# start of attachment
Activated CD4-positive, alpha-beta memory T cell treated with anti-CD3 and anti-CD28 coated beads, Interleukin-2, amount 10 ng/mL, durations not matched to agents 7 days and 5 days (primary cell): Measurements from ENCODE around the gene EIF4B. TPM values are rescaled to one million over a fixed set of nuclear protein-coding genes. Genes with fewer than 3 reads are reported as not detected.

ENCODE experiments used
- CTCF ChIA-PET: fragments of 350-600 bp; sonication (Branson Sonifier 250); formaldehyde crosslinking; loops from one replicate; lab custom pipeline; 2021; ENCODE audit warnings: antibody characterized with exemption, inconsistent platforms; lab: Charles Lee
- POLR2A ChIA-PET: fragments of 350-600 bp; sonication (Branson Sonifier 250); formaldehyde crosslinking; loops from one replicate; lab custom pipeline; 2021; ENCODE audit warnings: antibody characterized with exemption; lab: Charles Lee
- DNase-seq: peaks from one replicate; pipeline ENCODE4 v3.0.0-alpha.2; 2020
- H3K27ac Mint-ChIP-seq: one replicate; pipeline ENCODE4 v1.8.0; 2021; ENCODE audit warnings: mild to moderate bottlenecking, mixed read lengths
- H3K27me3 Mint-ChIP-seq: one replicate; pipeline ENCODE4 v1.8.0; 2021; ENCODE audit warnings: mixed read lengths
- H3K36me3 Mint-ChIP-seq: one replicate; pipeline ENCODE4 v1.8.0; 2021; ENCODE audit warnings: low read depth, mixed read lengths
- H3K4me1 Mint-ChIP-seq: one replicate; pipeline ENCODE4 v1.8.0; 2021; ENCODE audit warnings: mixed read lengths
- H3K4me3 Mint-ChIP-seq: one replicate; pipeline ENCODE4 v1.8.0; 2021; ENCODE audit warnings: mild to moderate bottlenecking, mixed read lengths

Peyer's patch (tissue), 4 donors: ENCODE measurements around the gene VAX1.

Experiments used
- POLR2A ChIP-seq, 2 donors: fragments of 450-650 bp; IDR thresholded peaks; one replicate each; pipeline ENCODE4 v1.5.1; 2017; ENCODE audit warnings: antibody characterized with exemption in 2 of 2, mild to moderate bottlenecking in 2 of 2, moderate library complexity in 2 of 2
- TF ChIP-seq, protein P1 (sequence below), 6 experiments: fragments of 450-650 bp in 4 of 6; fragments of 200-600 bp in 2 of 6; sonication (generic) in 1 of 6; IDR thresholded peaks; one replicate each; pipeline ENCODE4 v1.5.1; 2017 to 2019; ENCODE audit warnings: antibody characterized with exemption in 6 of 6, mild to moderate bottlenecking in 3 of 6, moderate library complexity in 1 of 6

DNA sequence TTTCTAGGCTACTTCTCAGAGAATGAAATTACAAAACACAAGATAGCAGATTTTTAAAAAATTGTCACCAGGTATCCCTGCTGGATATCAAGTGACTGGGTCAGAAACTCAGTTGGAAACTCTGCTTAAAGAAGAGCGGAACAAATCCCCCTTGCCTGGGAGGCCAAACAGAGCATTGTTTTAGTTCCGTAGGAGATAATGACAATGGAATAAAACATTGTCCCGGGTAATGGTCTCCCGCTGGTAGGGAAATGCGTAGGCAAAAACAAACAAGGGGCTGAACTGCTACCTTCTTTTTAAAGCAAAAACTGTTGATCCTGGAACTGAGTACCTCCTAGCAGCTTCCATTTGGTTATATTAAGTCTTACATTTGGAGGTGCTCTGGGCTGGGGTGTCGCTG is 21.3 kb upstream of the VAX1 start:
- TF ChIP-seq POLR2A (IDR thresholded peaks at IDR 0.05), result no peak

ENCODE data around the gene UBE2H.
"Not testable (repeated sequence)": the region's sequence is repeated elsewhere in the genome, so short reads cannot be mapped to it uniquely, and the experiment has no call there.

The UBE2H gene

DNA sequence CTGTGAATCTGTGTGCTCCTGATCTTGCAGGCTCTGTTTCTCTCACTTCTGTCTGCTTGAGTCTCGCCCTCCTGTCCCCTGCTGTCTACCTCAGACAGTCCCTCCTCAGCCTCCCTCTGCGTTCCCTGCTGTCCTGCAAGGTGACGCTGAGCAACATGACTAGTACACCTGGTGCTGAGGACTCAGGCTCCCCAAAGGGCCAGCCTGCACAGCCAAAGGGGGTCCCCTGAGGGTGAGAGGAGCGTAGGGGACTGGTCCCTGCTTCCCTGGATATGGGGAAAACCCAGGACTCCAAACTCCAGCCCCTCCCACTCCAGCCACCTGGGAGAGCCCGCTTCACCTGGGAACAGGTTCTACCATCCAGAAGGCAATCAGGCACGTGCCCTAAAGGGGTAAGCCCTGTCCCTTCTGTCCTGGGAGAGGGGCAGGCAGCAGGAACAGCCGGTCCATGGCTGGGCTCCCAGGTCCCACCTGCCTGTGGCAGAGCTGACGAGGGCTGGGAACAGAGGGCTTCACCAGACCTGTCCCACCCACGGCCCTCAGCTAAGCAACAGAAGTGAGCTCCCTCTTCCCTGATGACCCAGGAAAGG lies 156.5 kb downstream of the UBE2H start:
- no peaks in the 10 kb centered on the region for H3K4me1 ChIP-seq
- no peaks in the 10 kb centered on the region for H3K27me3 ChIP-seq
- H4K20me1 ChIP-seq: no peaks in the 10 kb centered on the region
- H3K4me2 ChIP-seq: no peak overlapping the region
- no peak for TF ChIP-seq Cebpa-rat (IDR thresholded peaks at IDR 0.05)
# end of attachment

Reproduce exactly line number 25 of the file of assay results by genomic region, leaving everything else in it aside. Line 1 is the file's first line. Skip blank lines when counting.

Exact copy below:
- no peak for TF ChIP-seq Cebpa-rat (IDR thresholded peaks at IDR 0.05)